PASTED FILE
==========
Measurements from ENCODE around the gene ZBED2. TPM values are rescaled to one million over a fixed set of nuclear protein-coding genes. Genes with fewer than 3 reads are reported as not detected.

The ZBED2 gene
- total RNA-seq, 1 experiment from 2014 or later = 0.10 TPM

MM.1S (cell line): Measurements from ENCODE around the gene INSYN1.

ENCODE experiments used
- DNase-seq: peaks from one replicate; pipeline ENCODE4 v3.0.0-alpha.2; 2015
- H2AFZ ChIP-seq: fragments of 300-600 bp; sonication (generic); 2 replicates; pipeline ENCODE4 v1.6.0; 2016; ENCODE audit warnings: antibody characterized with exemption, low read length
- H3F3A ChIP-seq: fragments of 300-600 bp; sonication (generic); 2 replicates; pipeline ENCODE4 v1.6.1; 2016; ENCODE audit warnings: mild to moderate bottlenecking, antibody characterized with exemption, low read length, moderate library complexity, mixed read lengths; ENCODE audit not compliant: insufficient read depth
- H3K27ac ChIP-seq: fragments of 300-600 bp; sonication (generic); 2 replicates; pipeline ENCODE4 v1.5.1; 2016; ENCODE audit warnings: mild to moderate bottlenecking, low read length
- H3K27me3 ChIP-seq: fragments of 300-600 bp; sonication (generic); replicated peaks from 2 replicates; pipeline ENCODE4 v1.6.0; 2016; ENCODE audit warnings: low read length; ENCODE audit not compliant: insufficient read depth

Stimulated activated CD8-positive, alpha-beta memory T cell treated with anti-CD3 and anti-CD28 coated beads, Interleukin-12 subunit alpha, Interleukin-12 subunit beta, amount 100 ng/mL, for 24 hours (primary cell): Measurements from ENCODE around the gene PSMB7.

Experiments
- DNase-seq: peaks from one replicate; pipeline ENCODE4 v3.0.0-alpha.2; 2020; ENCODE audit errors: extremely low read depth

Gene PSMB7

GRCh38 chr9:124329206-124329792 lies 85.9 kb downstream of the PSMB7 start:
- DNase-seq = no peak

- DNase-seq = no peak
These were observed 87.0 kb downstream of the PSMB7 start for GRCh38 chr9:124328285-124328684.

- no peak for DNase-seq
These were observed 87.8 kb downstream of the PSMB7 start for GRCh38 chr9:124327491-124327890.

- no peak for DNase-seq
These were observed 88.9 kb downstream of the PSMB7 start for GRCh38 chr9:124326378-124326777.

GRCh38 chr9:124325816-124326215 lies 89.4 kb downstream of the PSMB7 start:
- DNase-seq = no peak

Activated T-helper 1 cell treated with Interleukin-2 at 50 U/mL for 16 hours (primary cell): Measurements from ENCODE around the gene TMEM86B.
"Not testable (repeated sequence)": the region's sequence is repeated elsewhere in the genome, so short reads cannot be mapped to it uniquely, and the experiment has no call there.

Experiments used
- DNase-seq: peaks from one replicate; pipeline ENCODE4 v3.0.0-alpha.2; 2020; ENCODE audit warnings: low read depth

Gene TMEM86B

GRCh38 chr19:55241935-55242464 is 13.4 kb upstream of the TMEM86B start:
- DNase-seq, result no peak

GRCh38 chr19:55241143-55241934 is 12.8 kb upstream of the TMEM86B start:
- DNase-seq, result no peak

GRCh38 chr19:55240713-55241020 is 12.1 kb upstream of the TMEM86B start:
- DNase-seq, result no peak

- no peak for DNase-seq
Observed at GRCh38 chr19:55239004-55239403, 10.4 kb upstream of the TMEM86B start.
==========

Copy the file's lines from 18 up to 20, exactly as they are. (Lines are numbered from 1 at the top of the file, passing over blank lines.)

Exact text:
These were observed 87.0 kb downstream of the PSMB7 start for GRCh38 chr9:124328285-124328684.

- no peak for DNase-seq
These were observed 87.8 kb downstream of the PSMB7 start for GRCh38 chr9:124327491-124327890.